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AboutThis walk leads from Rathlin harbour to the West Lighthouse including the RSPB Seabird Viewpoint.
Rathlin is renowned for its importance for wildlife. Highlights on this walk include Knockans RSPB Reserve, Kinramer ASSI and Kebble National Nature Reserve where the cliffs and stacks support the largest seabird breeding colony in Northern Ireland.
At the harbour you may choose to go left to take the steep route: turn right by the church and up the Church Brae to the chapel; or you may choose to go right, pass the Manor House and take the first left by McCuaig's Bar and left again at the cross roads (peering over the wall into the field to see the ancient Standing Stone). Follow this route looking down on the village, past the Rescue Station, round past the school and arrive at the top of the Church Brae, by the chapel. Bear left and continue uphill until you can look behind and see the East Lighthouse (against the backdrop of the Mull of Kintyre on clear day). By the side of the road, is a memorial to the Rathlin emigrants of the Irish Famine years. The climb is not quite over as the road continues to rise to the plateau. Now, to the left, the farmland along the cliffs is managed by RSPB for chough and corncrake habitat - controlled grazing and hay meadow with rough early cover vegetation. To the right, the banks rise to rocky outcrops which are popular vantage points for birds of prey. Look out for buzzards and peregrines. Around Brockley, near the centre of the island, marshes lying on either side offer different habitat attracting waders such as heron and lapwing. Behind the white farmhouse over to the right is the ancient volcanic hill from which Stone Age men extracted hard porcellanite rock for their weapons and tools. Kinramer Wood is a plantation some 50 years old, supporting bird species such as short eared owl and sparrowhawk. Across the cattle grid at Kinramer ASSI the way is open to heathland, which is carpeted with orchids in early summer, after the rare pyramidal bugles flourish in Spring. The path becomes a rough track once Kebble NNR is reached and the sea views stretch away beyond the Giant's Causeway to the Inishowen peninsula in Donegal. As you approach the RSPB seabird viewpoint in summer, you'll become aware of the sounds, sights and smells of thousands of seabirds in their struggle for survival on the ocean's edge. Having spent time at the RSPB Centre and viewpoint, return to the harbour via the same route. Alternatively, you may wish to catch the island bus that operates from the harbour to the West Lighthouse. Although the walk is on road, vehicle access to the island is restricted. This means that the walk is quiet and relatively traffic free.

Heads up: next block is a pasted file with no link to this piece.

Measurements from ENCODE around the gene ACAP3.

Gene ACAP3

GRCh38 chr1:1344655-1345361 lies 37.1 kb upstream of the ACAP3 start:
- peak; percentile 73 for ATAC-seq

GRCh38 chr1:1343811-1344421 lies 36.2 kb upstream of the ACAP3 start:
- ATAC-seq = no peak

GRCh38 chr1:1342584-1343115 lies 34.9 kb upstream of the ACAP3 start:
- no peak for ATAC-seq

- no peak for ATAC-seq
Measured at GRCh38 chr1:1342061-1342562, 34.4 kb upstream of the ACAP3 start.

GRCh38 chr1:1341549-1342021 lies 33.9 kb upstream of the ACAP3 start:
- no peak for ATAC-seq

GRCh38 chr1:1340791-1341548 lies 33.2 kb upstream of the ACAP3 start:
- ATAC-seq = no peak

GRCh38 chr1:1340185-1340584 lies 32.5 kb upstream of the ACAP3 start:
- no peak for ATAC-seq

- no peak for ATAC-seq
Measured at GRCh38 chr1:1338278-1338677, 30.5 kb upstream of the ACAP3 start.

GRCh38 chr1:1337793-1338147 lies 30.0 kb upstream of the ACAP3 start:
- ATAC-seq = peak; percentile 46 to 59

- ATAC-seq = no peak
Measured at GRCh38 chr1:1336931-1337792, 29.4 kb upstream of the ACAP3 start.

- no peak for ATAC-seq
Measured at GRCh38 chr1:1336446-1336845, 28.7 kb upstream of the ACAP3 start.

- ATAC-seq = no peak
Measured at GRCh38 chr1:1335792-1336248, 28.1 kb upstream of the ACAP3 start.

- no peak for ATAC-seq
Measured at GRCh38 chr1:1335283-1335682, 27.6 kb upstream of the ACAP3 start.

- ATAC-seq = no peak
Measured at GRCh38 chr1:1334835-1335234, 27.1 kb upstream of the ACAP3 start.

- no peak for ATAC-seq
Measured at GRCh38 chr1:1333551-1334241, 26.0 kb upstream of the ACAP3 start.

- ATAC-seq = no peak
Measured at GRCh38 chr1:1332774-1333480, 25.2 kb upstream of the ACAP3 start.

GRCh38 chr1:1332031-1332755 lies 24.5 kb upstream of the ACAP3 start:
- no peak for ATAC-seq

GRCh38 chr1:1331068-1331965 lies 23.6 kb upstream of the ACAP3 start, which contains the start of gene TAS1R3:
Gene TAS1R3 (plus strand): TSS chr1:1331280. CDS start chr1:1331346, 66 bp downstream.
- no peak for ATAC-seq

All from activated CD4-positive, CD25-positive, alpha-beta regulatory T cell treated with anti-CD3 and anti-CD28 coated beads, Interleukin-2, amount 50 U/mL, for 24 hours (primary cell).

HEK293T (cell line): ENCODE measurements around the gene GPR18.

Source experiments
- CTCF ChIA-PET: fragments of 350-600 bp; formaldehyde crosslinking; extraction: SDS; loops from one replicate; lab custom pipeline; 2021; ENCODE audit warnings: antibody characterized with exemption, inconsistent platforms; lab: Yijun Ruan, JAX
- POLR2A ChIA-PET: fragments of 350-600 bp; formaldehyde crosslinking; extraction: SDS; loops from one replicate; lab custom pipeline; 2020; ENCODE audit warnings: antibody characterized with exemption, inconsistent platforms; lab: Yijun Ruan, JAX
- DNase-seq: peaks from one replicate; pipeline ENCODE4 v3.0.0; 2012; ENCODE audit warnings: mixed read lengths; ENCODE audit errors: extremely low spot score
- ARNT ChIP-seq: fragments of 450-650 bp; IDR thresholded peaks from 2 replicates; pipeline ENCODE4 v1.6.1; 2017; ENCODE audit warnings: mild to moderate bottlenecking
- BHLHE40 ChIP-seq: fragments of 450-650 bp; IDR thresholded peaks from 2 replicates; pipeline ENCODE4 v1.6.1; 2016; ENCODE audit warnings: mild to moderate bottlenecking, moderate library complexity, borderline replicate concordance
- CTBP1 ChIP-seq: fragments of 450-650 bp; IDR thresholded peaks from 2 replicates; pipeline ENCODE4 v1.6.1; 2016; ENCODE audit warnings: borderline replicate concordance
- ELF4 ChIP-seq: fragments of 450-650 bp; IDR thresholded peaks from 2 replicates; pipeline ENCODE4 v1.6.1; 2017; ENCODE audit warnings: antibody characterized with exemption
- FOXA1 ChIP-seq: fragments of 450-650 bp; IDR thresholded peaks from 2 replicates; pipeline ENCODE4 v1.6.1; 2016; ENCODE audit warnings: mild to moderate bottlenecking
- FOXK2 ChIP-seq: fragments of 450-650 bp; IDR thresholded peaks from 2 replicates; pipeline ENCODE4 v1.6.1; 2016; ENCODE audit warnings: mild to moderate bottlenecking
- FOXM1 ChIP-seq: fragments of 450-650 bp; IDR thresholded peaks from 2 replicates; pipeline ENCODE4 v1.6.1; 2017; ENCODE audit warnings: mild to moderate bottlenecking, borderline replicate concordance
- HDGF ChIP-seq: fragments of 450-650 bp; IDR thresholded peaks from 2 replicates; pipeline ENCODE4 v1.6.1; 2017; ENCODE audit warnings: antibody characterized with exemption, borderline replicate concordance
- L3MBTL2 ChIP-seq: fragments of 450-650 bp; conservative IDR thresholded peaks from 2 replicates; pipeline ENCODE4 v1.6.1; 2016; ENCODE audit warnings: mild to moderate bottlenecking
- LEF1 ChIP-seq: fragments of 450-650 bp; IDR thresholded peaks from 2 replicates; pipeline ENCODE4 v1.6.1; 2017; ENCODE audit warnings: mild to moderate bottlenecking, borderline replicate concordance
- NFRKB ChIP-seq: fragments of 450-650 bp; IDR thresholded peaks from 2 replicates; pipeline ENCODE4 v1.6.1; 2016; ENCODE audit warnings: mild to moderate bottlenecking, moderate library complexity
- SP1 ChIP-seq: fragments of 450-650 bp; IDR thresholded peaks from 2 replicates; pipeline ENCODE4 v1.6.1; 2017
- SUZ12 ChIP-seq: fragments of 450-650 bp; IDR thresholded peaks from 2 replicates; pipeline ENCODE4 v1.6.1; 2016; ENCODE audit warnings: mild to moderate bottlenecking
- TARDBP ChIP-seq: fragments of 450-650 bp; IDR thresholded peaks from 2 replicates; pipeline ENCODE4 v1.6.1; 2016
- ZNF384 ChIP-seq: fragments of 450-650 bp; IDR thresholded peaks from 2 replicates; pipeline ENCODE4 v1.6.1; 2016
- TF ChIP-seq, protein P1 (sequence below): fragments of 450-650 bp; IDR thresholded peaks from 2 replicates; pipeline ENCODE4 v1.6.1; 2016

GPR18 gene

Tarmac and rough gravel tracks
Point of interest:
RSPB seabird viewpoint, stunning island coastal scenery
At the harbour, accommodation, refreshments, toilets and Rathlin Boathouse Visitor Centre are available. Accommodation is also available along the route at Kinramer Cottage. There is a snack shop and toilets at the RSPB viewpoint. Disabled vehicle car parking is available at the harbour and RSPB viewpoint, however vehicle access to the island via the ferry is limited.
RSPB Rathlin Island Seabird Centre + RSPB - What to look out for on Rathlin Island + RSPB - Rathlin - a special place. Rathlin Island Walks Leaflet
RSPB leaflets available from RSPB NI, Belvoir Park Forest, Belfast, BT8 7QT; tel: 028 9049 1547, and also TICs on the North Coast. Rathlin Island Walks Leaflet - available from Ferry Terminal, on the ferry, and can be downloaded on this page.
Accessible toilet facilities:
3.5 miles of tarred roadway (permit for vehicles required) then 1/2 mile of rough open track through cattle grazed nature reserve. (cattle grids). Optional steep incline at start and some hills along route, with little shelter from the weather. Descend by steps to viewing platform . Return by same route. Minibus shuttle to harbour available through summer.
Signed from Rathlin harbour
- Free (parking charges may apply)